To digress a little, if I had the luxury of being able to plan a career trajectory in advance, I wouldn't choose to start off with a great and conspicuous success - that peak would be better placed somewhere near the middle, giving your legs plenty of time to adjust to the climb up and equally strenuous clamber down. Examples of how not to do it include a friend's school band whose 16-year old "manager" had the bright idea of booking them a headlining gig at Hammersmith Odeon 12 months in advance - given a year to sell tickets they managed to fill the place with whooping supporters, so my pal's career started (as it were) at the top, a place from which one can only descend. Neither would I recommend the career graph of comedy double act Phil Cornwell and Rick Stone - according to Phil, "We started at the bottom, and worked our way along." But even that might be preferable to trying to emulate Cliff Richard's record of 50 years topping the singles charts - that's just weird.

Bill's career began with an enormous bang in the early ‘70s as the youngest member of Yes, whose popularity in America over the years has been roughly equal to that of Diet Coke. The era of the Mahavishnu Orchestra-style instrumental supergroup was effectively over by the end of that decade, so unless our man followed Phil Collins' journey from the drum stool to the spotlight at the front of the stage, there was effectively no way for him to rise higher. The belated realisation that your career has already peaked (in the crude terms of the market at least) at the age of 23 can't be good for long-term morale. Music lovers know the real value of an artist's work has nothing to do with chart positions, financial reward or celebrity, but unfortunately this industry recognises only one unit of currency - an oversized, unwieldy coin called the gold disc.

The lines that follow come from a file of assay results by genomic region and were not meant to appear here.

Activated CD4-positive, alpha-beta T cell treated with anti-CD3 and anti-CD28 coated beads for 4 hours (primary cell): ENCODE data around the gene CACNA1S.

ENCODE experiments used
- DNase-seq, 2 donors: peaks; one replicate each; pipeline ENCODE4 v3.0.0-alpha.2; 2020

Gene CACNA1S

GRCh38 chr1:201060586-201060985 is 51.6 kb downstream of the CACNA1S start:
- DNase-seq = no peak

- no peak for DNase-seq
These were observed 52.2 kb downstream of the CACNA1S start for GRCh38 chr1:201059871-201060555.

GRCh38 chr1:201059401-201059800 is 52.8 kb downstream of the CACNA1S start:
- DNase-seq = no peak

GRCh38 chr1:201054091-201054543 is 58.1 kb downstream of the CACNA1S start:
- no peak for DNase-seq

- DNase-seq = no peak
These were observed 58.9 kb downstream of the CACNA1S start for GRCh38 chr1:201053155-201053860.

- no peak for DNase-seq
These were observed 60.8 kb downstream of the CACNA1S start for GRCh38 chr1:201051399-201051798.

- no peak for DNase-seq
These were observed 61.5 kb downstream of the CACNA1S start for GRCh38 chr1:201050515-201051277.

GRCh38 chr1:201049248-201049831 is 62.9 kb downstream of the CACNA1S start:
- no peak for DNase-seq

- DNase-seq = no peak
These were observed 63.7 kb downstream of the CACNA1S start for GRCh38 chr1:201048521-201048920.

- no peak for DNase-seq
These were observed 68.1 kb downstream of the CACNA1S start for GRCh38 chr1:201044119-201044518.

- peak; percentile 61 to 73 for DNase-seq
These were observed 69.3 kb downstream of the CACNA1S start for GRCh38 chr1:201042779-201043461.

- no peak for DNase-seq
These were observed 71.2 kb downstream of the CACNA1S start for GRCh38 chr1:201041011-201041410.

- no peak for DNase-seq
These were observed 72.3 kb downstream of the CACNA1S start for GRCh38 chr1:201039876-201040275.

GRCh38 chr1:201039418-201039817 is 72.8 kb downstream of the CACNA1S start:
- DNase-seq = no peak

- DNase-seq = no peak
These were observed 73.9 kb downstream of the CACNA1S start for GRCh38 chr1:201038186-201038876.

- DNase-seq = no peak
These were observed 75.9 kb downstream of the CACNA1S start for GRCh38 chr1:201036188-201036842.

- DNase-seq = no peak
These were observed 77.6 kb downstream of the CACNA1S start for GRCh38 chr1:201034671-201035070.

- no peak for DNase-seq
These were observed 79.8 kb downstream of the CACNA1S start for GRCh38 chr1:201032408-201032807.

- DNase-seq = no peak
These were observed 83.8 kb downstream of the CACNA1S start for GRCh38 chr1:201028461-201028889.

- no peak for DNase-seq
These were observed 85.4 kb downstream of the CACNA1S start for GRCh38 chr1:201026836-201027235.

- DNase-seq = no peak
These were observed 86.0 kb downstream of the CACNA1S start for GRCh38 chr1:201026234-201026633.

Clinical Finish

Being a high-profile drummer with exceptional (in rock terms) technique soon saw Bill winning music magazine ‘Best Drummer' polls. That continued for many years, leading to equipment endorsements and their unavoidable flipside, drum clinics. Far from being specialist medical facilities where people are cured of a perverse desire to play the drums, these events are designed to do the opposite: all the percussive anthropoids in a 50-mile radius gather to gawp at some unfortunate tub-thumper attempting to wring musical emotion out of a solo drum kit performance accompanied by CD or laptop playback through a blaring P.A., usually operated by someone of limited hearing ability. As bizarre human rituals go, it's up there on a par with ditch-swimming and the knobbly knees contest.